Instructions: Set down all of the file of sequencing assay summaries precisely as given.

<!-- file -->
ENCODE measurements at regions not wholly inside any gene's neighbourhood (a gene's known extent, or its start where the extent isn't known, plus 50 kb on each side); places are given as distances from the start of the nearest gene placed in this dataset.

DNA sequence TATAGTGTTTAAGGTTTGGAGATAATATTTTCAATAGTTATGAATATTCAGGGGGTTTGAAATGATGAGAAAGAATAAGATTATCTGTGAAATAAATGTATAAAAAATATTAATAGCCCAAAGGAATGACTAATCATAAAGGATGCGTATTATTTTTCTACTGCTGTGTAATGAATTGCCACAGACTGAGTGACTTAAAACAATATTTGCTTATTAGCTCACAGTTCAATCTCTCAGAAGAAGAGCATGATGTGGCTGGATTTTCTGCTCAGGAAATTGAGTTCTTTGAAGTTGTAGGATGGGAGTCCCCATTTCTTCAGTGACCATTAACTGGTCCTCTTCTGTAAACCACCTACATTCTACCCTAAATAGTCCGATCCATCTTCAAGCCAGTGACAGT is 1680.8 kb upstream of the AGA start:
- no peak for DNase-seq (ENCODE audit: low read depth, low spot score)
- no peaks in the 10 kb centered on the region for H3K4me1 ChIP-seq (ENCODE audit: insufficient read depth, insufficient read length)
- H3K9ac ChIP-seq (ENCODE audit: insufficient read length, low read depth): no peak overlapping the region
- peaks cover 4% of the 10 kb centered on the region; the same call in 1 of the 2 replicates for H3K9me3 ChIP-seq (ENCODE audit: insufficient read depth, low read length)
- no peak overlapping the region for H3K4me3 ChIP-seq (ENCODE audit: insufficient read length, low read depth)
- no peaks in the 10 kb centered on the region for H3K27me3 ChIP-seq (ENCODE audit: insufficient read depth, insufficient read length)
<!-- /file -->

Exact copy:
ENCODE measurements at regions not wholly inside any gene's neighbourhood (a gene's known extent, or its start where the extent isn't known, plus 50 kb on each side); places are given as distances from the start of the nearest gene placed in this dataset.

DNA sequence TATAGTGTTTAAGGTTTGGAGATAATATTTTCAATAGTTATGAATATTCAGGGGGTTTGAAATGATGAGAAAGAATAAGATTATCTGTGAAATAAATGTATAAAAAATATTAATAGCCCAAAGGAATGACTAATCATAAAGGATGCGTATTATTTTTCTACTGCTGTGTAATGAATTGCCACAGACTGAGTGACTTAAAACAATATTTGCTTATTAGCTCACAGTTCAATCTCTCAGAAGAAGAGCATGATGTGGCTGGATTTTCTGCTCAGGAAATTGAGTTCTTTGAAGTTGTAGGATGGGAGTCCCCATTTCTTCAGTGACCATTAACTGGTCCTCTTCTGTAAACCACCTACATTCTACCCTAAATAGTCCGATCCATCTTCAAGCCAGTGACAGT is 1680.8 kb upstream of the AGA start:
- no peak for DNase-seq (ENCODE audit: low read depth, low spot score)
- no peaks in the 10 kb centered on the region for H3K4me1 ChIP-seq (ENCODE audit: insufficient read depth, insufficient read length)
- H3K9ac ChIP-seq (ENCODE audit: insufficient read length, low read depth): no peak overlapping the region
- peaks cover 4% of the 10 kb centered on the region; the same call in 1 of the 2 replicates for H3K9me3 ChIP-seq (ENCODE audit: insufficient read depth, low read length)
- no peak overlapping the region for H3K4me3 ChIP-seq (ENCODE audit: insufficient read length, low read depth)
- no peaks in the 10 kb centered on the region for H3K27me3 ChIP-seq (ENCODE audit: insufficient read depth, insufficient read length)